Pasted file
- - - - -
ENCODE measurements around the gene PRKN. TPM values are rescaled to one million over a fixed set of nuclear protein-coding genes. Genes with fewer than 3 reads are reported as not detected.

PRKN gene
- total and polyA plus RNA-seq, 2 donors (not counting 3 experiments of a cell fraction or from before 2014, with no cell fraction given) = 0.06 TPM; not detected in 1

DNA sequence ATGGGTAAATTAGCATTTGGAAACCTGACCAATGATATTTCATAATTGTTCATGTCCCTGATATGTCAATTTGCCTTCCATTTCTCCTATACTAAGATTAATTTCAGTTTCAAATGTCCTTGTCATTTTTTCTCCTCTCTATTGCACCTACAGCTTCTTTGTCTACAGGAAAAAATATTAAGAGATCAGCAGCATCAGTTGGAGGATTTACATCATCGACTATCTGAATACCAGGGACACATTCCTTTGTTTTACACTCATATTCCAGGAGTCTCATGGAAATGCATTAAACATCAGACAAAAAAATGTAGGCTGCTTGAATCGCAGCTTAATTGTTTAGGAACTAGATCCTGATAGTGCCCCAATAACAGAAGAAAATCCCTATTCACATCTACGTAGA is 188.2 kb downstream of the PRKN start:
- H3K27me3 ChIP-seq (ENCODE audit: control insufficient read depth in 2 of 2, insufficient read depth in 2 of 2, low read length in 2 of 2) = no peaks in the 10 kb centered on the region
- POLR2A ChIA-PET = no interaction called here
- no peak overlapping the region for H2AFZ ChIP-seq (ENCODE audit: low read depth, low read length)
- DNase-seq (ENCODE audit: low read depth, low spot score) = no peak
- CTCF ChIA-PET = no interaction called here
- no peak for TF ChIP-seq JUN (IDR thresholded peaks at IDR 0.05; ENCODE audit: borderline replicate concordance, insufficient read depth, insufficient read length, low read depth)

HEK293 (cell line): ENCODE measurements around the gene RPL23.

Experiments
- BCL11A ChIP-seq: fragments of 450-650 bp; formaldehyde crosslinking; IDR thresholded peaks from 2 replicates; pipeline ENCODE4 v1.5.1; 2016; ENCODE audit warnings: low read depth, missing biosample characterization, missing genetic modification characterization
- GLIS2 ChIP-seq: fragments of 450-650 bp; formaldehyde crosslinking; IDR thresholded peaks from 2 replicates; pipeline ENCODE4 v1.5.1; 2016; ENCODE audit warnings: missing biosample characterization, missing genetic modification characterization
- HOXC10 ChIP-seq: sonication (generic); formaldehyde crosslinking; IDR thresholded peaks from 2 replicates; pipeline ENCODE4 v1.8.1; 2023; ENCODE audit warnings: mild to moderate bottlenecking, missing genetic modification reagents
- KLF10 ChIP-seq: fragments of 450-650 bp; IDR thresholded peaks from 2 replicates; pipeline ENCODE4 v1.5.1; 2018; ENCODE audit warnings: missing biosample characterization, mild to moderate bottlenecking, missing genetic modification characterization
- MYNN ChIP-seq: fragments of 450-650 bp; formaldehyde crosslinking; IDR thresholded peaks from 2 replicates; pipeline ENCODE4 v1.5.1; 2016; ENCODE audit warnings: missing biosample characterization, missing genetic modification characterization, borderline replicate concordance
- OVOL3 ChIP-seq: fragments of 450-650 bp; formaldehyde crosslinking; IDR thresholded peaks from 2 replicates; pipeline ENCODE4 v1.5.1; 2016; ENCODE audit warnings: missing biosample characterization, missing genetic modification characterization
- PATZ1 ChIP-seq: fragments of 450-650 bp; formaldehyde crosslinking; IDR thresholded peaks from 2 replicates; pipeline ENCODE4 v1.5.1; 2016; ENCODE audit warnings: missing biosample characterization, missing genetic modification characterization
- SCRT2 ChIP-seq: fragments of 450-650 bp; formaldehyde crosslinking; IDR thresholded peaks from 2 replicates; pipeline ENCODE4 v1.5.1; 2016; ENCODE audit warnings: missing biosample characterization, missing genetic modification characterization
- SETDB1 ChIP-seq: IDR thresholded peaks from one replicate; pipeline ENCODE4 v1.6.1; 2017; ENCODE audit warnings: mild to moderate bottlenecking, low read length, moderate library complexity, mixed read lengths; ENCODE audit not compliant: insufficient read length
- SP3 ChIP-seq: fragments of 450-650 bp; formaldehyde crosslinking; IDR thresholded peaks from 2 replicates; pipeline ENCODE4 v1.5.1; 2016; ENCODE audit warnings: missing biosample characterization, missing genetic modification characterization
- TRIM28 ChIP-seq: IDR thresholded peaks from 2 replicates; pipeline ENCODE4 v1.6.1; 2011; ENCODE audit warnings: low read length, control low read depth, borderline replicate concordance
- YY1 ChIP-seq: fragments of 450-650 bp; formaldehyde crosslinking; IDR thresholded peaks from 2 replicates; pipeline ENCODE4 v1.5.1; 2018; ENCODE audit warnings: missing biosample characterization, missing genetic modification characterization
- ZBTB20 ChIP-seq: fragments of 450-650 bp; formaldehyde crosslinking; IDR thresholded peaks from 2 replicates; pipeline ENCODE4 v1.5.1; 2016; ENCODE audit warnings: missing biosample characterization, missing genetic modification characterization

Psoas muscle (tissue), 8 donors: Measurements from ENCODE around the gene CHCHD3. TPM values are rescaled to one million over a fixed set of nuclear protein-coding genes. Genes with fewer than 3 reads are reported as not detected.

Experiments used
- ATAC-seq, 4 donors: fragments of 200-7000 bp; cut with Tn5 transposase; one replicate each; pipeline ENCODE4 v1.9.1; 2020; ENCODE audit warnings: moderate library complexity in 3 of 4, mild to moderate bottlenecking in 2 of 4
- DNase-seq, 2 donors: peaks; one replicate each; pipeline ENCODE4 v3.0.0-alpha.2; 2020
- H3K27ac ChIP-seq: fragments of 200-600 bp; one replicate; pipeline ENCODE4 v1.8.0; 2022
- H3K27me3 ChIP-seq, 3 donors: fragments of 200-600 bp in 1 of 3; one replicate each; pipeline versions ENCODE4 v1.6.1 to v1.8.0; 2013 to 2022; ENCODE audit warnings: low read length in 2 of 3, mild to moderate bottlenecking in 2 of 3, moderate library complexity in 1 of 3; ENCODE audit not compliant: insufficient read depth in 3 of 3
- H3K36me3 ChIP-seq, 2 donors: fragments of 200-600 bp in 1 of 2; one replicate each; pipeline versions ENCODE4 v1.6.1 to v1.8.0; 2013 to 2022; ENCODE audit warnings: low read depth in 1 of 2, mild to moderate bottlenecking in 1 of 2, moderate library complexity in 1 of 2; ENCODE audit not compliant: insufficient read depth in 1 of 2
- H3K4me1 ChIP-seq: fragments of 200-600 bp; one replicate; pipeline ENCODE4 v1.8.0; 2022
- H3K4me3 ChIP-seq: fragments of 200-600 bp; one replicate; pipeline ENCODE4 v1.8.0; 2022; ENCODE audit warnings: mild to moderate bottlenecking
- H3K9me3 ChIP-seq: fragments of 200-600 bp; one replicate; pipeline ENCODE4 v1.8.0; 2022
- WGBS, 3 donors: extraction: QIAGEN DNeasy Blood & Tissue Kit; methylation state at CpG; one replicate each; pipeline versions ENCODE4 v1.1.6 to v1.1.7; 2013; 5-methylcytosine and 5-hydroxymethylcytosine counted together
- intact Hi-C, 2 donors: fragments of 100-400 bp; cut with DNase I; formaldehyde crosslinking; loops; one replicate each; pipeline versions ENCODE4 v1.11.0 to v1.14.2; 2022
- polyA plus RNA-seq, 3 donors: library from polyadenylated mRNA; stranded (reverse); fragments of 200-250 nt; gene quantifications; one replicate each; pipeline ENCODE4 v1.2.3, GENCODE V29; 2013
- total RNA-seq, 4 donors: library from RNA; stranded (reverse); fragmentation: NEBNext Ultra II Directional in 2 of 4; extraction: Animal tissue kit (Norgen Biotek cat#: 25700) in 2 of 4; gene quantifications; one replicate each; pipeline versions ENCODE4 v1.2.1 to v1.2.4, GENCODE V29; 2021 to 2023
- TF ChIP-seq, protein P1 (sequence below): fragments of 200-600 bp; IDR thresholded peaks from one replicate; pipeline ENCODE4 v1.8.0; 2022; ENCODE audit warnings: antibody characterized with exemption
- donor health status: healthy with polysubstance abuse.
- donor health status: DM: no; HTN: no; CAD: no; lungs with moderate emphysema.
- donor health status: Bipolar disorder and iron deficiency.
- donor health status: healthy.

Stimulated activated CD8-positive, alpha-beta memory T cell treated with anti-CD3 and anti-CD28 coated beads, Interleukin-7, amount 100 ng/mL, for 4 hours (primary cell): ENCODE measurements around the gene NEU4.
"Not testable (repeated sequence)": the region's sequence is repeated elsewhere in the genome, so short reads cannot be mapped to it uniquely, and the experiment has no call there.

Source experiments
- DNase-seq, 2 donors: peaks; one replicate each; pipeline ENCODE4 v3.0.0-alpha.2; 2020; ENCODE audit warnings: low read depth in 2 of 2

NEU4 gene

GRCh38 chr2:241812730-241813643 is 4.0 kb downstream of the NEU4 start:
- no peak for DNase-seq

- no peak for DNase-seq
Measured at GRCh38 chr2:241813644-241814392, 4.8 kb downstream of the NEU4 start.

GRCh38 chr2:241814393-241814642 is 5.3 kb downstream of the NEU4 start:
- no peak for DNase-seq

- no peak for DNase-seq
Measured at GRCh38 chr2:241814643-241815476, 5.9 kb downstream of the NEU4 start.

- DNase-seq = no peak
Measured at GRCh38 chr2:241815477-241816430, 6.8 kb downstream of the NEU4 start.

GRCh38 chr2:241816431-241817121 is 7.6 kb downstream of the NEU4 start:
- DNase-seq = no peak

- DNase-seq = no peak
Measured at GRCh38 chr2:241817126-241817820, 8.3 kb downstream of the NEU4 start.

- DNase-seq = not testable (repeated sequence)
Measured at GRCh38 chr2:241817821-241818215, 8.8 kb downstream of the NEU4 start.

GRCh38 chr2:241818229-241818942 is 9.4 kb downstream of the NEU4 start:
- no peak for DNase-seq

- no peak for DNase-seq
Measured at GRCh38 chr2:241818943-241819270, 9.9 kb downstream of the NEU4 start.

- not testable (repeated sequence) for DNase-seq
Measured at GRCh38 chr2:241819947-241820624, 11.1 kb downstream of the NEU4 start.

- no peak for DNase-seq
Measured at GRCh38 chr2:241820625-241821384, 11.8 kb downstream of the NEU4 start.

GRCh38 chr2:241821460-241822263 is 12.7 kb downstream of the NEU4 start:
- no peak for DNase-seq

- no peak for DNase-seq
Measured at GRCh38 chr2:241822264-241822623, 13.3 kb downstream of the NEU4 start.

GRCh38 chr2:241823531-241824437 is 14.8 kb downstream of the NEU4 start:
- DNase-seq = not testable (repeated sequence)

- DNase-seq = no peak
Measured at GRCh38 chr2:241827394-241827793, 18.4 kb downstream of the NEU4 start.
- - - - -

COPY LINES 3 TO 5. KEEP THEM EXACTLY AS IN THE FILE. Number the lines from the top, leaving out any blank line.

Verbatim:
- total and polyA plus RNA-seq, 2 donors (not counting 3 experiments of a cell fraction or from before 2014, with no cell fraction given) = 0.06 TPM; not detected in 1

DNA sequence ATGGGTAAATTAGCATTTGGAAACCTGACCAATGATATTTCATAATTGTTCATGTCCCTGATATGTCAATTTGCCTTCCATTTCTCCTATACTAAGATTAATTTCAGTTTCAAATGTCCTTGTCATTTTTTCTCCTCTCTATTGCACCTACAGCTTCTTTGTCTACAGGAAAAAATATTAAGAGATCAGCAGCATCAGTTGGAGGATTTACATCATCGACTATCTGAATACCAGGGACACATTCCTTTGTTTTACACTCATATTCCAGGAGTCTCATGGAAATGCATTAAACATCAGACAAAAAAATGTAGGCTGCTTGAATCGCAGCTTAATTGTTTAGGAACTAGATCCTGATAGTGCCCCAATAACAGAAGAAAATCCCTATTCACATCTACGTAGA is 188.2 kb downstream of the PRKN start:
- H3K27me3 ChIP-seq (ENCODE audit: control insufficient read depth in 2 of 2, insufficient read depth in 2 of 2, low read length in 2 of 2) = no peaks in the 10 kb centered on the region